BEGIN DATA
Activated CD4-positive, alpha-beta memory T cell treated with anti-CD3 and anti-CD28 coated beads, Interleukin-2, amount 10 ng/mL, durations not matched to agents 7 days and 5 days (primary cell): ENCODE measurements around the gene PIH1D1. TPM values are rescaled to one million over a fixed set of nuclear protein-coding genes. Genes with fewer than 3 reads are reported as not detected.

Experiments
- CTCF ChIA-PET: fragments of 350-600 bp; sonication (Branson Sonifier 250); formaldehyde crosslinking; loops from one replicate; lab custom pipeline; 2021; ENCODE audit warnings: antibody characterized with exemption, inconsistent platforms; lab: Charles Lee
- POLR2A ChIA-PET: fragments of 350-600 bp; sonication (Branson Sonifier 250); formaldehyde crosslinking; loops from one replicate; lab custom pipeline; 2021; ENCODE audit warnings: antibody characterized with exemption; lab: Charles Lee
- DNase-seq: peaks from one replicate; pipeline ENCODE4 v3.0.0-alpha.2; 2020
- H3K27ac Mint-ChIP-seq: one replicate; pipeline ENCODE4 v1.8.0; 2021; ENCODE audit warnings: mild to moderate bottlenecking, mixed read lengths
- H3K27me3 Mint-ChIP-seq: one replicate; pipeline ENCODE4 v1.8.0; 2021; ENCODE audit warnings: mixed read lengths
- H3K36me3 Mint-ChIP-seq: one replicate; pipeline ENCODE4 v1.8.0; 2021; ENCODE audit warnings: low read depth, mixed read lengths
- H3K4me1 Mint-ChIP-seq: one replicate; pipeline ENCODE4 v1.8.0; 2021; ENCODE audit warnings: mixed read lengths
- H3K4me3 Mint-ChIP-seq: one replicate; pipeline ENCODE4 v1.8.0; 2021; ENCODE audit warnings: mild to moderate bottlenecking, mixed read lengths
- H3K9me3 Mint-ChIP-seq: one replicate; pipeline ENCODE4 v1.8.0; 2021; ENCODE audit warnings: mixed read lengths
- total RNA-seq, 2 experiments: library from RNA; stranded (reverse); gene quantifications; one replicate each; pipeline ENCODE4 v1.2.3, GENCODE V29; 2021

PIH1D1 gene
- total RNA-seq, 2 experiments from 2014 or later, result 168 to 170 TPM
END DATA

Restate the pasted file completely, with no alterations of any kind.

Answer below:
Activated CD4-positive, alpha-beta memory T cell treated with anti-CD3 and anti-CD28 coated beads, Interleukin-2, amount 10 ng/mL, durations not matched to agents 7 days and 5 days (primary cell): ENCODE measurements around the gene PIH1D1. TPM values are rescaled to one million over a fixed set of nuclear protein-coding genes. Genes with fewer than 3 reads are reported as not detected.

Experiments
- CTCF ChIA-PET: fragments of 350-600 bp; sonication (Branson Sonifier 250); formaldehyde crosslinking; loops from one replicate; lab custom pipeline; 2021; ENCODE audit warnings: antibody characterized with exemption, inconsistent platforms; lab: Charles Lee
- POLR2A ChIA-PET: fragments of 350-600 bp; sonication (Branson Sonifier 250); formaldehyde crosslinking; loops from one replicate; lab custom pipeline; 2021; ENCODE audit warnings: antibody characterized with exemption; lab: Charles Lee
- DNase-seq: peaks from one replicate; pipeline ENCODE4 v3.0.0-alpha.2; 2020
- H3K27ac Mint-ChIP-seq: one replicate; pipeline ENCODE4 v1.8.0; 2021; ENCODE audit warnings: mild to moderate bottlenecking, mixed read lengths
- H3K27me3 Mint-ChIP-seq: one replicate; pipeline ENCODE4 v1.8.0; 2021; ENCODE audit warnings: mixed read lengths
- H3K36me3 Mint-ChIP-seq: one replicate; pipeline ENCODE4 v1.8.0; 2021; ENCODE audit warnings: low read depth, mixed read lengths
- H3K4me1 Mint-ChIP-seq: one replicate; pipeline ENCODE4 v1.8.0; 2021; ENCODE audit warnings: mixed read lengths
- H3K4me3 Mint-ChIP-seq: one replicate; pipeline ENCODE4 v1.8.0; 2021; ENCODE audit warnings: mild to moderate bottlenecking, mixed read lengths
- H3K9me3 Mint-ChIP-seq: one replicate; pipeline ENCODE4 v1.8.0; 2021; ENCODE audit warnings: mixed read lengths
- total RNA-seq, 2 experiments: library from RNA; stranded (reverse); gene quantifications; one replicate each; pipeline ENCODE4 v1.2.3, GENCODE V29; 2021

PIH1D1 gene
- total RNA-seq, 2 experiments from 2014 or later, result 168 to 170 TPM